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pretence and delusion to say or think, that you are willing to accept of Christ.
2. There is certainly a great deal of difference between a forced compliance and a free willingness. Force and freedom cannot consist together. Now that willingness, whereby you think you are willing to have Christ for a Saviour, is merely a forced thing. Your heart does not go out after Christ of itself, but you are forced and driven to seek an interest in him. Christ has no share at all in your heart; there is no manner of closing of the heart with him. This forced compliance is not what Christ seeks of you; he seeks a free and willing acceptance, Psalm cx. 3. "Thy people shall be willing in the day of thy power." He seeks not that you should receive him against your will, but with a free will. He seeks entertainment in your heart and choice.— And if you refuse thus to receive Christ, how just is it that Christ should refuse to receive you? How reasonable are Christ's terms, who offers to save all those that willingly, or with a good will, accept of him for their Saviour! Who can rationally expect that Christ should force himself upon any man to be his Saviour? Or what can be looked for more reasonable, than that all who would be saved by Christ, should heartily and freely entertain him? And surely it would be very dishonourable for Christ to offer himself upon lower terms.-But I would now proceed,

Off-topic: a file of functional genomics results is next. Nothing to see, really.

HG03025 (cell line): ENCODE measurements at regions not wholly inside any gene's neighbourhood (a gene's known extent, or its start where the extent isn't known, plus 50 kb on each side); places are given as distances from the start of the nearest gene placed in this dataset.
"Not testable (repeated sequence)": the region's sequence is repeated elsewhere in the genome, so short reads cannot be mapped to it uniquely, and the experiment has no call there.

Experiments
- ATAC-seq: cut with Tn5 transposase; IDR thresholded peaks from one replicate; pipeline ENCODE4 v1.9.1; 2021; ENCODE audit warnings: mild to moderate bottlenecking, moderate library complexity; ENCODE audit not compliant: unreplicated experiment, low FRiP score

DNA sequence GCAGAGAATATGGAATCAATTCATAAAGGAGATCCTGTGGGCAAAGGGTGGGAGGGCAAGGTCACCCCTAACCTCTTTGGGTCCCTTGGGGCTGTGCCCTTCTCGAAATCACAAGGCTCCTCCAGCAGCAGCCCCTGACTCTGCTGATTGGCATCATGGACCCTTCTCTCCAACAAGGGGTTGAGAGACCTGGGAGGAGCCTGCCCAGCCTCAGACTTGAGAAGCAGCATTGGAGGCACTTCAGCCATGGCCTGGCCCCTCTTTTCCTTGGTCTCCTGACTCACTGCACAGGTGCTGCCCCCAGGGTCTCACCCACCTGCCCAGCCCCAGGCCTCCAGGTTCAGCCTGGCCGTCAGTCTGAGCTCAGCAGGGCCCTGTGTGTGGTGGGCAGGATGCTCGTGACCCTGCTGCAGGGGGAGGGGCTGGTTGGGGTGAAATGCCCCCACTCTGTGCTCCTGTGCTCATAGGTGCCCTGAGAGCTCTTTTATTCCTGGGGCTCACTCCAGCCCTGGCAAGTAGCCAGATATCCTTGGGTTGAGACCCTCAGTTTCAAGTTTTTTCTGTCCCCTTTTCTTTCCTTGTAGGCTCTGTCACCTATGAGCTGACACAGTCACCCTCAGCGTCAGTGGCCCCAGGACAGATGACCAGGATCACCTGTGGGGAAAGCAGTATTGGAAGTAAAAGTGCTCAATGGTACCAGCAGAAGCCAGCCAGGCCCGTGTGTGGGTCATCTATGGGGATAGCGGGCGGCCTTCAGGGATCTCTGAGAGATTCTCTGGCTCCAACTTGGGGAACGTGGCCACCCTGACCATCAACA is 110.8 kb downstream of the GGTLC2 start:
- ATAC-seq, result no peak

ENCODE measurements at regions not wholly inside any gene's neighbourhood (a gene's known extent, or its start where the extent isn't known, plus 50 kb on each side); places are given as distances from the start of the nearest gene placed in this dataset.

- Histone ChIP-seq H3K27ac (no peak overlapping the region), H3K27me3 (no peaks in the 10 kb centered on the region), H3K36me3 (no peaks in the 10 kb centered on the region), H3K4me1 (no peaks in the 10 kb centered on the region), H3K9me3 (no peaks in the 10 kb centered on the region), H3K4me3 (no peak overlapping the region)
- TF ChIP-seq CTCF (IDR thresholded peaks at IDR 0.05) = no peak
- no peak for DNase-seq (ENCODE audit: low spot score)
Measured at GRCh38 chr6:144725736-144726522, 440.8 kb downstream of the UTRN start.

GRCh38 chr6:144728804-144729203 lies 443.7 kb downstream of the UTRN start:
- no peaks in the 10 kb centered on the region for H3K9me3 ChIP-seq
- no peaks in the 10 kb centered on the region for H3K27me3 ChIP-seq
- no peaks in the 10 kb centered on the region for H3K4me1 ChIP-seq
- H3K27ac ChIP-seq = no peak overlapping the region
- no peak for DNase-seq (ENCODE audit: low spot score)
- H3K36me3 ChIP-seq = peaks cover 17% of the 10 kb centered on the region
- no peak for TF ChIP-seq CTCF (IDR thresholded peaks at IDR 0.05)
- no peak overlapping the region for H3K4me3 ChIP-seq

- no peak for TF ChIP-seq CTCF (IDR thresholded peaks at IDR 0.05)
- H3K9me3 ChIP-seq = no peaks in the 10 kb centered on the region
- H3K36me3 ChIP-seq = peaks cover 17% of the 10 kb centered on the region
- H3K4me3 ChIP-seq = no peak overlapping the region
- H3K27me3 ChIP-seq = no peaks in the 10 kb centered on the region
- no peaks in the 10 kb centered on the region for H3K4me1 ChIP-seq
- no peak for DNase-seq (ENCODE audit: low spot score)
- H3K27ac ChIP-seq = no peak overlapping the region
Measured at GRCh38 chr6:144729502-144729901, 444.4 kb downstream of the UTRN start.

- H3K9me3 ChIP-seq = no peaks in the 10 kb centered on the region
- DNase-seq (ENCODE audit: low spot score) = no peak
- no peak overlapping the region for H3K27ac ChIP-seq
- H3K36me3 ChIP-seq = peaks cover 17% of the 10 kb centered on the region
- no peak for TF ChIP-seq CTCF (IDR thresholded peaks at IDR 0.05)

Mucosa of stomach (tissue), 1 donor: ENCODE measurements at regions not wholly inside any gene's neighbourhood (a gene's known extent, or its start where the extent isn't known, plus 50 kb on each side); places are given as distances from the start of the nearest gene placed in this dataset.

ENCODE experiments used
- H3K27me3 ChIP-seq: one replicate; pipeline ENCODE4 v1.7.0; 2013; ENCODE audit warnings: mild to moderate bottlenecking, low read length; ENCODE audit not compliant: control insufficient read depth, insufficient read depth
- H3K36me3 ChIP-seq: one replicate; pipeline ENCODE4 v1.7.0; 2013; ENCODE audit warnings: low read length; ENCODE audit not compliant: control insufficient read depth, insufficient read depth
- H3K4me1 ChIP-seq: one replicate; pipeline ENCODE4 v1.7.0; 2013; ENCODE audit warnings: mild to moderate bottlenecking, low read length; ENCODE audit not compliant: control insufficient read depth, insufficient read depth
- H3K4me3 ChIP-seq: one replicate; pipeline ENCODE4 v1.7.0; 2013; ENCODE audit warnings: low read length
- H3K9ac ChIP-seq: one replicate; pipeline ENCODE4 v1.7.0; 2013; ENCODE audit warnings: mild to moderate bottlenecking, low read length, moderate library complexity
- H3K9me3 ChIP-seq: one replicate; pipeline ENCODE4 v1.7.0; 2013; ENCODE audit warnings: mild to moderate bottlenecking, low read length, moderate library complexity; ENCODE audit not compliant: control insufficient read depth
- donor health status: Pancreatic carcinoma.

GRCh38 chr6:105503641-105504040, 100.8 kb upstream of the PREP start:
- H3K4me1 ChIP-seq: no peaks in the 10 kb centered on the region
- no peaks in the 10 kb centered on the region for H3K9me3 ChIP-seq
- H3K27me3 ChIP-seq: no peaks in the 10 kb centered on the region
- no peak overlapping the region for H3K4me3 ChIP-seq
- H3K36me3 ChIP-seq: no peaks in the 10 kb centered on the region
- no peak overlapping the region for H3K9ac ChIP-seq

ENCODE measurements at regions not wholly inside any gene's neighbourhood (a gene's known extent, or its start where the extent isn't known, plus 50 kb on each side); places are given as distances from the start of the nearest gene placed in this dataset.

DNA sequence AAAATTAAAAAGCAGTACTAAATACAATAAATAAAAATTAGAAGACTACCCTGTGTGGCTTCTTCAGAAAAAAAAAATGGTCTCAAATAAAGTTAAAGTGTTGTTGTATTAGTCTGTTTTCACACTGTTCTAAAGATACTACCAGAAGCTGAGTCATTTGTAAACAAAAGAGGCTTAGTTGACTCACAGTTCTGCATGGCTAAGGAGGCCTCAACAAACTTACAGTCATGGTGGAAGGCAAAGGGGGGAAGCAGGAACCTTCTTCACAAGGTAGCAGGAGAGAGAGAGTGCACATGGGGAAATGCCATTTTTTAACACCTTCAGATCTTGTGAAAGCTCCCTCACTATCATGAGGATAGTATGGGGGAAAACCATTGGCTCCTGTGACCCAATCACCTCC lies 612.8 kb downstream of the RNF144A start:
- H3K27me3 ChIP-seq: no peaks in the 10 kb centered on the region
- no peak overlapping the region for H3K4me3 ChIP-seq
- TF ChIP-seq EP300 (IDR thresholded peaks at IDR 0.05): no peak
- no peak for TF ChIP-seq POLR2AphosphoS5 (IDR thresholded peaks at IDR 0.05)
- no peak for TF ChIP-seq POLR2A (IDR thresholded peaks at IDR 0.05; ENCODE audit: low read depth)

2dly. To shew that you are not willing to have Christ for a Saviour. To convince you of it, consider,
1. How it is possible that you should be willing to accept of Christ as a Saviour from the desert of a punishment that you are not sensible you have deserved. If you are truly willing to accept Christ as a Saviour, it must be as a sacrifice to make atonement for your guilt. Christ came into the world on this errand, to offer himself as an atonement, to answer for our desert of punishment. But how can you be willing to have Christ for a Saviour from a desert of hell, if you be not sensible that you have a desert of hell? If you have not really deserved everlasting burnings in hell, then the very offer of an atonement for such a desert is an imposition upon you. If you have no such guilt upon you, then the very offer of a satisfaction for that guilt is an injury, because it implies in it a charge of guilt that you are free from. Now therefore it is impossible that a man who is not convinced of his guilt can be willing to accept of such an offer; because he cannot be willing to accept the charge which the offer implies. A man who is not convinced that he has deserved so dreadful a punishment, cannot willingly submit to be charged with it. If he thinks he is willing, it is but a mere forced, feigned business; because in his heart he looks upon himself greatly injured; and
therefore he cannot freely accept of Christ, under that notion of a Saviour from the desert of such a punishment; for such an acceptance is an implicit owning that he does deserve such a punishment.